Federal judges in Maryland, Hawaii put freeze on Trump’s revised travel ban
Federal judges halted the implementation of the latest version of President Trump's ban, just hours before it was scheduled to kick in.
—Two federal judges have struck blows against President Trump's travel ban against people from six Muslim-majority countries, just hours before the ban was scheduled to take effect.
On Wednesday evening, US District Judge Derrick Watson of Hawaii issued a ruling granting a temporary restraining order on the ban, and finding that "a reasonable, objective observer ... would conclude that the executive order was issued with a purpose to disfavor a particular religion."
On Thursday morning, he was joined by fellow US District Judge Theodore Chuang of Maryland, who granted a preliminary injunction in a similar lawsuit from the American Civil Liberties Union (ACLU) and the National Immigration Law Center. Judge Chuang ruled that the plaintiffs were likely to succeed in proving that the order was intended as a ban on Muslims, and therefore would violate First Amendment protections against religious discrimination.
Both rulings have resulted in a temporary halt on the ban, though Mr. Trump has vowed to take the case all the way to the US Supreme Court to get the ban reinstated.
"We're going to win. We're going to keep our citizens safe," the president said at a rally in Nashville. "The danger is clear. The law is clear. The need for my executive order is clear."
The new ban was supposed to address legal problems associated with the previous executive order, which was blocked last month by US District Court Judge James Robart in Seattle. The first version of the ban sparked protests around many of the nation's airports, with demonstrators describing it as a "Muslim ban" based on Trump's campaign promise to "ban all Muslims" from the United States. More than half a dozen states are now involved in efforts to halt the ban.
The new order "eliminated a lot of issues that allowed prior parties to [sue], and in my opinion they eliminated one of the constitutional problems with the prior executive order," Sarah Pierce, an analyst in the US Immigration Program at the Migration Policy Institute, an independent nonprofit think tank in Washington, told The Christian Science Monitor on Wednesday.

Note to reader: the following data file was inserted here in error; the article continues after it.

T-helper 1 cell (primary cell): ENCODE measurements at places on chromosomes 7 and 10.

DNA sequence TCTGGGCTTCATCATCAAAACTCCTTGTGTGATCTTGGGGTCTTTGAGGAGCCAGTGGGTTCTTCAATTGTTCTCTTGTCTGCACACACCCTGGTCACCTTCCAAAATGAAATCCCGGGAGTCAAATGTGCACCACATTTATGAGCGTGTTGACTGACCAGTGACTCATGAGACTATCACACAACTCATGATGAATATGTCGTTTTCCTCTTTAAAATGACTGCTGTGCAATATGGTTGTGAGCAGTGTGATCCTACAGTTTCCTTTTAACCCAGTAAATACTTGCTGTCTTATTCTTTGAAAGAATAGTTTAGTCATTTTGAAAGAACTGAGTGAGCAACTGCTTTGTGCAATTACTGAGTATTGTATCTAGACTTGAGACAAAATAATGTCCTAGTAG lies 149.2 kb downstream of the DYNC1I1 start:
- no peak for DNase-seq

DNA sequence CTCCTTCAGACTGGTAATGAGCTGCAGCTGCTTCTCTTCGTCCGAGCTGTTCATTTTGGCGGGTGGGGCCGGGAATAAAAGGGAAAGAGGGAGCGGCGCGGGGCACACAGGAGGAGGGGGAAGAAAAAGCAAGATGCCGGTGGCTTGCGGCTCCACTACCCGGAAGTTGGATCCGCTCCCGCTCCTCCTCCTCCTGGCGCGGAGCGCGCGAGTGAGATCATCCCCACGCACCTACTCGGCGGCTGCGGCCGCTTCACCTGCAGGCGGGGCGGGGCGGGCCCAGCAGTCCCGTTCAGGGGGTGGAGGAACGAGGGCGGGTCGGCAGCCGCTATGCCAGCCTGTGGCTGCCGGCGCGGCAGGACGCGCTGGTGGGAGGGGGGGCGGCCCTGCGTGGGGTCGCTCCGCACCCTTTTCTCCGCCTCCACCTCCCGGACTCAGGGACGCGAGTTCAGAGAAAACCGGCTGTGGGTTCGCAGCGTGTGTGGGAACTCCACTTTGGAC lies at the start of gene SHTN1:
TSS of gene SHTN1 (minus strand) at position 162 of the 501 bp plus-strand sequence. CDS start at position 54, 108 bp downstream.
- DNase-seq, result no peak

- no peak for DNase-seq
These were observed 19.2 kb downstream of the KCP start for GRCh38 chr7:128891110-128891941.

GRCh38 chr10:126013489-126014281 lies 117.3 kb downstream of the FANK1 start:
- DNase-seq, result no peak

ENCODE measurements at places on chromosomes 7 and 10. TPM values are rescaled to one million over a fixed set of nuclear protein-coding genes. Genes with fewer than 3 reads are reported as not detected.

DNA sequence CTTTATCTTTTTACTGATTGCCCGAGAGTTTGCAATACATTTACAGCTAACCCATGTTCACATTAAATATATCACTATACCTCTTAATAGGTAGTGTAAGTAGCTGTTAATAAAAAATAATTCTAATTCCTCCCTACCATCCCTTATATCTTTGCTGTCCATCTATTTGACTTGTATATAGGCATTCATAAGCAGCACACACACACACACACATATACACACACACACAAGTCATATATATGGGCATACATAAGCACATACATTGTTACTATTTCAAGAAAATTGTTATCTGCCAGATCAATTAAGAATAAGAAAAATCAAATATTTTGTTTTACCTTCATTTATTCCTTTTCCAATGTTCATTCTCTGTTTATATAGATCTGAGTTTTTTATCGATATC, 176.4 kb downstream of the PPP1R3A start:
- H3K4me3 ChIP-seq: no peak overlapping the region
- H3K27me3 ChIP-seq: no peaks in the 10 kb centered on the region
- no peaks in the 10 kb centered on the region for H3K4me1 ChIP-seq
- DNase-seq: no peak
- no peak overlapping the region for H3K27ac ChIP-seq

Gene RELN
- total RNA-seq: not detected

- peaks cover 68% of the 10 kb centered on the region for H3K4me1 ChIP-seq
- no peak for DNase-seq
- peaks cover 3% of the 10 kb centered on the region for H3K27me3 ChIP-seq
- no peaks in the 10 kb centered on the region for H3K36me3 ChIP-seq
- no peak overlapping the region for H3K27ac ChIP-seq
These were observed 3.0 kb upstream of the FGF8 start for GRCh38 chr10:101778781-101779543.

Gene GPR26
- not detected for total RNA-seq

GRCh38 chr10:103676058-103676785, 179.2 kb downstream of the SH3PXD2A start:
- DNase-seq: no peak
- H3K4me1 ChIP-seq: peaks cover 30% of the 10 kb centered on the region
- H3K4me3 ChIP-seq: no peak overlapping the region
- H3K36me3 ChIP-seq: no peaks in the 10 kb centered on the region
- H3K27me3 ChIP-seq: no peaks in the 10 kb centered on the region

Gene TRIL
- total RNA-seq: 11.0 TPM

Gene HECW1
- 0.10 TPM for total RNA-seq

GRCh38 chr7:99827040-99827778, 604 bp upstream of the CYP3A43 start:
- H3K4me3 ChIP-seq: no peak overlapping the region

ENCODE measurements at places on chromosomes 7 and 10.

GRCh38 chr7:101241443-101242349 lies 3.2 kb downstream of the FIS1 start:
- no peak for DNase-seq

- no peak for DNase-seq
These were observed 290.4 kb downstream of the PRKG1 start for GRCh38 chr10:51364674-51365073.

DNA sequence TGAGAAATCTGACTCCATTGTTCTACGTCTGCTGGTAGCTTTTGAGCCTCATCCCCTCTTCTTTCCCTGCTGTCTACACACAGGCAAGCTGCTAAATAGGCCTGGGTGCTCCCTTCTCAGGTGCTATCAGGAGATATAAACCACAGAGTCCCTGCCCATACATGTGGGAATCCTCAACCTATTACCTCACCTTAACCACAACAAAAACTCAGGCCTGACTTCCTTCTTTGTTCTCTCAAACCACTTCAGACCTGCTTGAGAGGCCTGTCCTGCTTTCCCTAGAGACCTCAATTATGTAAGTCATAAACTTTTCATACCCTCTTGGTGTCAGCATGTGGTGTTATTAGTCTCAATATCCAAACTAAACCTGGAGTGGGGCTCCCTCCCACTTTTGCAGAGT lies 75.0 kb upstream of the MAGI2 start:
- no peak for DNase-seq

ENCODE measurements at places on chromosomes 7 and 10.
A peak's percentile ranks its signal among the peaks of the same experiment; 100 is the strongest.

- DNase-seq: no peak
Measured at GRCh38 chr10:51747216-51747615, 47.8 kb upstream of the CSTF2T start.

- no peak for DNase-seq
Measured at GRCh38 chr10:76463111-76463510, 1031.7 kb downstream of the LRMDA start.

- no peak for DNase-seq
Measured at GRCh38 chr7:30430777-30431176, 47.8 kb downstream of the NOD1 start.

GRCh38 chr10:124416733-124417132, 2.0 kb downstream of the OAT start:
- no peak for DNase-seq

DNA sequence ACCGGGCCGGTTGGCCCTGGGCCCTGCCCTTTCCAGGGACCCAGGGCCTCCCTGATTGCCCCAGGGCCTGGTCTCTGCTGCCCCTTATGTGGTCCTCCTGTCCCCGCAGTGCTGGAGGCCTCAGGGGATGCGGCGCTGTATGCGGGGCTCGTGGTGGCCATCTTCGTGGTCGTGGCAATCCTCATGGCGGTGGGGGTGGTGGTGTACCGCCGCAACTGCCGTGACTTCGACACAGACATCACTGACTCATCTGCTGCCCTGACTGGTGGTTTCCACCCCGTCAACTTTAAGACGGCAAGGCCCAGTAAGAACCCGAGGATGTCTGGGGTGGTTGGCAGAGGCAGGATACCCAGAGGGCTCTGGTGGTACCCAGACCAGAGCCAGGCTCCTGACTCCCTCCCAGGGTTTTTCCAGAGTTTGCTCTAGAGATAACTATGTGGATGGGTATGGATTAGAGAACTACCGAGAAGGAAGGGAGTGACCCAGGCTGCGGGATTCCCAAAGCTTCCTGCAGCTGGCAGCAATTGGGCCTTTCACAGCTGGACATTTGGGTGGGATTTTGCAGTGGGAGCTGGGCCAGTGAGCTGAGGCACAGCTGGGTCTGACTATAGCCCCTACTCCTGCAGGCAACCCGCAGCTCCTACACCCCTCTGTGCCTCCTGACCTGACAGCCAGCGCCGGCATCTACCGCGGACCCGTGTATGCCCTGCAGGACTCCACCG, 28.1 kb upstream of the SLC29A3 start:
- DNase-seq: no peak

Much narrower than the first order, the revised ban excludes legal permanent residents and travelers who already hold visas, as well as travelers from Iraq. Syrian refugees are included in the overall 120-day suspension of all refugee admissions, whereas the first version indefinitely suspended their admission. And a provision giving priority to refugees belonging to "a minority religion" in their home country, which Trump had described as help for Christians, was removed.
"[The new ban] doesn't say anything about religion. It doesn't draw any religious distinctions," lawyer Jeffrey Wall said, arguing for the Justice Department in Maryland.
In Hawaii, Judge Watson noted that courts should not examine "secret motives" of government officials, but said the intention of Trump's executive order was clear, citing "significant and unrebutted evidence of religious animus" behind the ban.
"For instance, there is nothing 'veiled' about this press release: 'Donald J. Trump is calling for a total and complete shutdown of Muslims entering the United States,' " Watson wrote, referring to a statement Trump issued on the campaign trail.
Proponents of the ban say that the new order is needed to boost national security. But a draft report from the Department of Homeland Security, cited in Watson's ruling, found that national origin is an "unlikely indicator" that a person poses a terrorist threat to the United States.
"The Constitution has once again put the brakes on President Trump's disgraceful and discriminatory ban," ACLU attorney Omar Jadwat, who argued for the case in Maryland on Wednesday, told CNN. "We are pleased but not surprised by this latest development and will continue working to ensure the Muslim ban never takes effect."
This report includes material from Reuters and the Associated Press.